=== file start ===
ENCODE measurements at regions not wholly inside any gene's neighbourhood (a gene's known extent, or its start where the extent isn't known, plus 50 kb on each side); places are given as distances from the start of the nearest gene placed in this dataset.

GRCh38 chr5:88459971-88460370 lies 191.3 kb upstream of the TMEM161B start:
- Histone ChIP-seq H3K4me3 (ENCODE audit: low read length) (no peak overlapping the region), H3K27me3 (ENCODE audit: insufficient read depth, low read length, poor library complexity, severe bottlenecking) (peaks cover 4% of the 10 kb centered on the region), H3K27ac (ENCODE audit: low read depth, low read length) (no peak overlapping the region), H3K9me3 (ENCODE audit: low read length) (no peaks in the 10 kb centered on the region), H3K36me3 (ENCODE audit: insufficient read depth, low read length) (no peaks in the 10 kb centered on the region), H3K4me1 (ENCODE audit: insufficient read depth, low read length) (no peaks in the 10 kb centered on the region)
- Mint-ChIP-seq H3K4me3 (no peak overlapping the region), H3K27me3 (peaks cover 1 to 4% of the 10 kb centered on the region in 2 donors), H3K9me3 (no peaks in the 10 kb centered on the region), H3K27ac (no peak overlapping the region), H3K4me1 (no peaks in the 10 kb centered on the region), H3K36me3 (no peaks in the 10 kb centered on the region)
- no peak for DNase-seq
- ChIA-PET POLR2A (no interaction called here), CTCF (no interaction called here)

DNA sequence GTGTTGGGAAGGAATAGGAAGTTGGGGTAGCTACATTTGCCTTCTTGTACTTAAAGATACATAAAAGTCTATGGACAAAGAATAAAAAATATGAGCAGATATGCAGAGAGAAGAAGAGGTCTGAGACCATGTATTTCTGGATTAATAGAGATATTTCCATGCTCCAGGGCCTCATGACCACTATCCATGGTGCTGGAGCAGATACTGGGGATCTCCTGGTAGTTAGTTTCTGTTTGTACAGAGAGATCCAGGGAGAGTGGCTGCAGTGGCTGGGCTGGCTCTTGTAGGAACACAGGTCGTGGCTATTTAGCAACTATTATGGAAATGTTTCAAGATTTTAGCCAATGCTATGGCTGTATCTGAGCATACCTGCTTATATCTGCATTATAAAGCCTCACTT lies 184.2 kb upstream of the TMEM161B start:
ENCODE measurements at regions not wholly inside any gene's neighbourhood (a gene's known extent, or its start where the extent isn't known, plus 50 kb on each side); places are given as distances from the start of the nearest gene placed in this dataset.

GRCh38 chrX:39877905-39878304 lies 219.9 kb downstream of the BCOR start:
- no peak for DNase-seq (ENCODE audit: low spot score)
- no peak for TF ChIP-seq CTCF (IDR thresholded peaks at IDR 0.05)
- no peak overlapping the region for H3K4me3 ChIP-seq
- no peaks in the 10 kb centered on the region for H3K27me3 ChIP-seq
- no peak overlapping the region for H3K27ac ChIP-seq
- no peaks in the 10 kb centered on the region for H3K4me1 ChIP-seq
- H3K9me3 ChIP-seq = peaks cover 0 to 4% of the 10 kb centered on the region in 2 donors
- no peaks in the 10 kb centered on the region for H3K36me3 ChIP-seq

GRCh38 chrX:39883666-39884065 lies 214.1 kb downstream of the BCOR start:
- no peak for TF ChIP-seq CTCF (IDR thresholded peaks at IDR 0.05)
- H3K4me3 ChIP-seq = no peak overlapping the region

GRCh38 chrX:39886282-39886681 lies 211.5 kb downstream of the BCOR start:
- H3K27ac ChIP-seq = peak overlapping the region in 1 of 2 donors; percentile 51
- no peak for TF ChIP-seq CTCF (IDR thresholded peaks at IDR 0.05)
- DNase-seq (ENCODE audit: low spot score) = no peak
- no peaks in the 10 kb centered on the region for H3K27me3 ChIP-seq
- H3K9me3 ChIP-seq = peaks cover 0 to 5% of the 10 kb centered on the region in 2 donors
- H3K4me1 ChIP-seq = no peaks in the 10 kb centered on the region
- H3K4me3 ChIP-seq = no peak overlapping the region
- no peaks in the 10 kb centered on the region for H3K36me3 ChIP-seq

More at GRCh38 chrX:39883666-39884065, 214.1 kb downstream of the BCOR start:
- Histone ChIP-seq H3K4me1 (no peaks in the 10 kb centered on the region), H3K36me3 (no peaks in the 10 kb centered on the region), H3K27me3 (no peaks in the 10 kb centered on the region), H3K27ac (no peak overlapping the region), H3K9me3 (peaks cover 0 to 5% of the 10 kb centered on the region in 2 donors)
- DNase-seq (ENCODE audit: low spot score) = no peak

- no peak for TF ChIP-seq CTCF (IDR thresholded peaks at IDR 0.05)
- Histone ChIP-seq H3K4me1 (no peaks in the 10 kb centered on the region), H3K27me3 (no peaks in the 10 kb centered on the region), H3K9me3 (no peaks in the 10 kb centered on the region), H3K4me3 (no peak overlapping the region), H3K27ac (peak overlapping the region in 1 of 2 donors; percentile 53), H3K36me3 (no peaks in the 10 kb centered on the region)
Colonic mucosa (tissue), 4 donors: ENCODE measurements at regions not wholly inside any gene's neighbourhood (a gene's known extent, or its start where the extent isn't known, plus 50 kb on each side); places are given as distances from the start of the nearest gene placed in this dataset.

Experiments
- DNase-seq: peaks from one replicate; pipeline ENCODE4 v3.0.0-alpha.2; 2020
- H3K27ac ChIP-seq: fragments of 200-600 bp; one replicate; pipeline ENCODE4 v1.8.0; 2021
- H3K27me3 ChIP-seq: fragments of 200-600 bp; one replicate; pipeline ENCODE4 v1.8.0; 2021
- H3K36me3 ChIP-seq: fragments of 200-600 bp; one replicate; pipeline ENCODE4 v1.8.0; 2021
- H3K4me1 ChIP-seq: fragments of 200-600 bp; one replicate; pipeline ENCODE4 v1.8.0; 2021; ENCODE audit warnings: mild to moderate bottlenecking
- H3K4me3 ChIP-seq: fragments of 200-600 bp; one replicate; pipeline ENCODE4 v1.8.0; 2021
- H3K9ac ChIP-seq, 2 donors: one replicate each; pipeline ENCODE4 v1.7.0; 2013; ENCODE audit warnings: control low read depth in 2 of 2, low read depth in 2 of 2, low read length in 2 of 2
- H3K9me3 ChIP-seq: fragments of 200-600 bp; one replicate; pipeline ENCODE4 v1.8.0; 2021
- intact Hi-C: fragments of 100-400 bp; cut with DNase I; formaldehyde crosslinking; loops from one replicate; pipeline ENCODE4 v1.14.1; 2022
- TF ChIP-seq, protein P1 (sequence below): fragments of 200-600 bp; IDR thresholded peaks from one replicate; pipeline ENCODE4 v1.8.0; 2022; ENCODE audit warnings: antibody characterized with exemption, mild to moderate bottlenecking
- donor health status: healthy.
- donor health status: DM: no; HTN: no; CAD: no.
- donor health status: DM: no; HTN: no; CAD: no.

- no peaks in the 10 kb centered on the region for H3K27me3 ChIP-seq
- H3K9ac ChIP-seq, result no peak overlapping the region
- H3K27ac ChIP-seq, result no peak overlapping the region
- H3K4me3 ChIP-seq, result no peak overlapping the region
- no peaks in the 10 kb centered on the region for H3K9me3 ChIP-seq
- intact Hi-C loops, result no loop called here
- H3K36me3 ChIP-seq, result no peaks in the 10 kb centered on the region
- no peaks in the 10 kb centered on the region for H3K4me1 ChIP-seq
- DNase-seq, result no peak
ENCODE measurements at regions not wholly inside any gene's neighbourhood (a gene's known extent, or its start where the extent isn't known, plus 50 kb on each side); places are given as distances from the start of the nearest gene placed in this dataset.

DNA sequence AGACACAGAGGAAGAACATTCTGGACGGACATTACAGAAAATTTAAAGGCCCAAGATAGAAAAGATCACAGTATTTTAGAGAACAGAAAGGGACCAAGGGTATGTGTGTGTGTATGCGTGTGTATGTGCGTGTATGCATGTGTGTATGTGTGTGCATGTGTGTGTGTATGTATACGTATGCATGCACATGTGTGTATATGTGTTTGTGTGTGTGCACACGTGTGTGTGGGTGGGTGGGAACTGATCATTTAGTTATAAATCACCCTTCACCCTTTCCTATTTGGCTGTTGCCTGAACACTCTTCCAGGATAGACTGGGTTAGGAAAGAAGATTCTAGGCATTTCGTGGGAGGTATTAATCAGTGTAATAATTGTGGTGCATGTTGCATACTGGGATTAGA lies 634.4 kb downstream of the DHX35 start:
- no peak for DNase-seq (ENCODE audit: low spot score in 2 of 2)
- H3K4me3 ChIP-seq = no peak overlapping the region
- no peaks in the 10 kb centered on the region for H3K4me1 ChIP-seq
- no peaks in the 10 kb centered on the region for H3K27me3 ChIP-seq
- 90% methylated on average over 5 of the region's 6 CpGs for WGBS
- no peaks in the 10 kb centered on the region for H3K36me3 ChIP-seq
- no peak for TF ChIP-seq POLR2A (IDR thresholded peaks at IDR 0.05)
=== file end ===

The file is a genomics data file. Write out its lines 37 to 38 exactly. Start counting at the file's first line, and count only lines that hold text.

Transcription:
- DNase-seq: peaks from one replicate; pipeline ENCODE4 v3.0.0-alpha.2; 2020
- H3K27ac ChIP-seq: fragments of 200-600 bp; one replicate; pipeline ENCODE4 v1.8.0; 2021